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Using the five domains model to assess the adverse impacts of husbandry, veterinary, and equitation interventions on horse welfare

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dc.contributor.author McGreevy, Paul
dc.contributor.author Berger, Jeannine
dc.contributor.author de Brauwere, Nic
dc.contributor.author Doherty, Orla M.
dc.contributor.author Harrison, Anna
dc.contributor.author Fiedler, Julie
dc.contributor.author Jones, Claudia
dc.contributor.author McDonnell, Sue
dc.contributor.author McLean, Andrew
dc.contributor.author Nakonechny, Lindsay
dc.contributor.author Nicol, Christine
dc.contributor.author Preshaw, Liane
dc.contributor.author Thomson, Peter
dc.contributor.author Tzioumis, Vicky
dc.contributor.author Webster, John
dc.contributor.author Wolfensohn, Sarah
dc.contributor.author Yeates, James
dc.contributor.author Jones, Bidda
dc.date.accessioned 2018-04-03T09:26:30Z
dc.date.available 2018-04-03T09:26:30Z
dc.date.issued 2018
dc.identifier.uri http://hdl.handle.net/10344/6697
dc.description peer-reviewed en_US
dc.description.abstract The aim of this study was to conduct a series of paper-based exercises in order to assess the negative (adverse) welfare impacts, if any, of common interventions on domestic horses across a broad range of different contexts of equine care and training. An international panel (with professional expertise in psychology, equitation science, veterinary science, education, welfare, equestrian coaching, advocacy, and community engagement; n = 16) met over a four-day period to define and assess these interventions, using an adaptation of the domain-based assessment model. The interventions were considered within 14 contexts: C1Weaning; C2 Diet; C3 Housing; C4 Foundation training; C5 Ill-health and veterinary interventions (chiefly medical); C6 Ill-health and veterinary interventions (chiefly surgical); C7 Elective procedures; C8 Care procedures; C9 Restraint for management procedures; C10 Road transport; C11 Activity—competition; C12 Activity—work; C13 Activity—breeding females; and C14 Activity—breeding males. Scores on a 1–10 scale for Domain 5 (the mental domain) gathered during the workshop were compared with overall impact scores on a 1–10 scale assigned by the same panellists individually before the workshop. The most severe (median and interquartile range, IQR) impacts within each context were identified during the workshop as: C1 abrupt, individual weaning (10 IQR 1); C2 feeding 100% low-energy concentrate (8 IQR 2.5); C3 indoor tie stalls with no social contact (9 IQR 1.5); C4 both (i) dropping horse with ropes (9 IQR 0.5) and forced flexion (9 IQR 0.5); C5 long-term curative medical treatments (8 IQR 3); C6 major deep intracavity surgery (8.5 IQR 1); C7 castration without veterinary supervision (10 IQR 1); C8 both (i) tongue ties (8 IQR 2.5) and (ii) restrictive nosebands (8 IQR 2.5); C9 ear twitch (8 IQR 1); C10 both (i) individual transport (7.00 IQR 1.5) and group transport with unfamiliar companions (7 IQR 1.5); C11 both (i) jumps racing (8 IQR 2.5) and Western performance (8 IQR 1.5); C12 carriage and haulage work (6 IQR 1.5); C13 wet nurse during transition between foals (7.5 IQR 3.75); and C14 teaser horse (7 IQR 8). Associations between pre-workshop and workshop scores were high, but some rankings changed after workshop participation, particularly relating to breeding practices. Domain 1 had the weakest association with Domain 5. The current article discusses the use of the domain-based model in equine welfare assessment, and offers a series of assumptions within each context that future users of the same approach may make when assessing animal welfare under the categories reported here. It also discusses some limitations in the framework that was used to apply the model. en_US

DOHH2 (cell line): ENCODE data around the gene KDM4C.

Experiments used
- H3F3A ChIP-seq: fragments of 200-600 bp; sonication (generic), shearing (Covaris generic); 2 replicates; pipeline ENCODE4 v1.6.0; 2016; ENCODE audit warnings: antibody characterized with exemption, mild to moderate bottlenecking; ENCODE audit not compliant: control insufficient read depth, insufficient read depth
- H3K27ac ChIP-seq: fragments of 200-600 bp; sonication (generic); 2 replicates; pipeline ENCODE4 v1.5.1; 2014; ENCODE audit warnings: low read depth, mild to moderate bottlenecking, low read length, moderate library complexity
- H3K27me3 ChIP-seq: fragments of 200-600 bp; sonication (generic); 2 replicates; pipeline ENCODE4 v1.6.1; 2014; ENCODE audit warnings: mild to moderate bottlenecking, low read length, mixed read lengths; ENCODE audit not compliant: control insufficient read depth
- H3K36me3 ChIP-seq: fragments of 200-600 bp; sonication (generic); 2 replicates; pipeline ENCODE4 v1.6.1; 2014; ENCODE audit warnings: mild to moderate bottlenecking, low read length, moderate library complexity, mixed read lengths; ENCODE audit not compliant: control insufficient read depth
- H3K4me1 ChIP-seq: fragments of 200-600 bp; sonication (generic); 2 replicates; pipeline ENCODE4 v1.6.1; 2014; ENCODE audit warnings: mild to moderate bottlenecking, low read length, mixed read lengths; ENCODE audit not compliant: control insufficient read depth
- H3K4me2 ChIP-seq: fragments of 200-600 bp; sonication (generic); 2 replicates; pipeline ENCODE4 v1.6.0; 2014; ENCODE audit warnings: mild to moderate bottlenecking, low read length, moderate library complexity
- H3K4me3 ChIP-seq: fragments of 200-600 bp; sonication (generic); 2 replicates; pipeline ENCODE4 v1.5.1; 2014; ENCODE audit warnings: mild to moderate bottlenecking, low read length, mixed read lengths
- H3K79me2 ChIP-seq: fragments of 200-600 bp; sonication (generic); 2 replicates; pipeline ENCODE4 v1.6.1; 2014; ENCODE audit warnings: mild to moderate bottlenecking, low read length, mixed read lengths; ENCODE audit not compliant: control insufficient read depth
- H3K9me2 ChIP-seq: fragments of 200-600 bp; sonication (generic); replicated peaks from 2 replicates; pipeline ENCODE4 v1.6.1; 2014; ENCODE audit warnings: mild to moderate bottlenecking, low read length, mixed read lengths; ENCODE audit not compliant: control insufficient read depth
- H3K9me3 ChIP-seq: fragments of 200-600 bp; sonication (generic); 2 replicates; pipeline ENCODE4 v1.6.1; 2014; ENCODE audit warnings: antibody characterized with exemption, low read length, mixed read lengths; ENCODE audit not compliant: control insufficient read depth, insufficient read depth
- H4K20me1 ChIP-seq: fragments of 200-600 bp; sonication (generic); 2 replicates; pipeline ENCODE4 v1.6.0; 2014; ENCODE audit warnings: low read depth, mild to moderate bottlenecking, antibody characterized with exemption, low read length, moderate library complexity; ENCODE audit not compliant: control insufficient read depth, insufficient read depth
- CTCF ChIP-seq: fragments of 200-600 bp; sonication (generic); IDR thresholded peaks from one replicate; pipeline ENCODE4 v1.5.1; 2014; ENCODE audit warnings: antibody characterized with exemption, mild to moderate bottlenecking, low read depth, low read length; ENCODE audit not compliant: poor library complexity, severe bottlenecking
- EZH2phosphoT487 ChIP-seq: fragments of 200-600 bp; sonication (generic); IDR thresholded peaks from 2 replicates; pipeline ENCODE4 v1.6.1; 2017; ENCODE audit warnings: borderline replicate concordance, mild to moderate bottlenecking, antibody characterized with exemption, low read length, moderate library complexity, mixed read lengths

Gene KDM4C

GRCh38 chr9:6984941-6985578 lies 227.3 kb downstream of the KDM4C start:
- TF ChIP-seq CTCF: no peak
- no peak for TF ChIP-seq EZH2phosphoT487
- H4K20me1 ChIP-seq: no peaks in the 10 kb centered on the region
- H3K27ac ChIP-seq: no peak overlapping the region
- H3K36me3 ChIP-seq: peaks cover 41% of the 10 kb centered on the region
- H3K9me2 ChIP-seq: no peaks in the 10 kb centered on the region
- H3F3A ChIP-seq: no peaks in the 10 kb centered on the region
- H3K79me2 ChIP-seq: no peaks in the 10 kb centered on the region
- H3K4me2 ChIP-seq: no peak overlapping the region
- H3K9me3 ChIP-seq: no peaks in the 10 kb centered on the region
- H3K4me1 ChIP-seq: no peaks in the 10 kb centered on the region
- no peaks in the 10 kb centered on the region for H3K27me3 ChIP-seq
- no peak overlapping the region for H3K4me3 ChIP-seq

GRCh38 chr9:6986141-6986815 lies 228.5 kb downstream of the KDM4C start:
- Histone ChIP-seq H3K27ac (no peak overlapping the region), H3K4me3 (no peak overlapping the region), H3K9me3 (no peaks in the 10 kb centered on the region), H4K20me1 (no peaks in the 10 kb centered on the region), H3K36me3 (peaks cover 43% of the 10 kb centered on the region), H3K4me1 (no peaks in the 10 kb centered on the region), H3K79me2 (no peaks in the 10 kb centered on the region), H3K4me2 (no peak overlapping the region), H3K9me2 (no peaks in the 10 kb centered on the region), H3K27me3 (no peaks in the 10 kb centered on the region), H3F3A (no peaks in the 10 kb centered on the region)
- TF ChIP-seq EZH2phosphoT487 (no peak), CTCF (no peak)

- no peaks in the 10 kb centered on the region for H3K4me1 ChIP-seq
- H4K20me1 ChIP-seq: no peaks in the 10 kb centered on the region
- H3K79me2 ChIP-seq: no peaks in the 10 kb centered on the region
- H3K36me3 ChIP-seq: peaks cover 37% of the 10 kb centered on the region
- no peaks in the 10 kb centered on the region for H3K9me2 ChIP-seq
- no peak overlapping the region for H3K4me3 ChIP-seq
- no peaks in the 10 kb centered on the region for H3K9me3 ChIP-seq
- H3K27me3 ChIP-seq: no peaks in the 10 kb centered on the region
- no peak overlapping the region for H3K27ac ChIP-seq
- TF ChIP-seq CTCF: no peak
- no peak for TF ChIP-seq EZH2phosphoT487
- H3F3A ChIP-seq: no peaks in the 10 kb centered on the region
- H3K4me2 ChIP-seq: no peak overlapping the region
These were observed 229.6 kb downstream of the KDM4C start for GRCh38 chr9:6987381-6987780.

dc.language.iso eng en_US
dc.publisher MDPI en_US
dc.relation.ispartofseries Animals;8, 41
dc.relation.uri http://dx.doi.org/10.3390/ani8030041
dc.subject horse en_US
dc.subject welfare assessment en_US
dc.subject equitation en_US
dc.subject husbandry en_US
dc.subject five domains en_US
dc.title Using the five domains model to assess the adverse impacts of husbandry, veterinary, and equitation interventions on horse welfare en_US
dc.type info:eu-repo/semantics/article en_US
dc.type.supercollection all_ul_research en_US
dc.type.supercollection ul_published_reviewed en_US
dc.identifier.doi 10.3390/ani8030041
dc.contributor.sponsor The Dorothy Russell Havemeyer Foundation en_US
dc.rights.accessrights info:eu-repo/semantics/openAccess en_US


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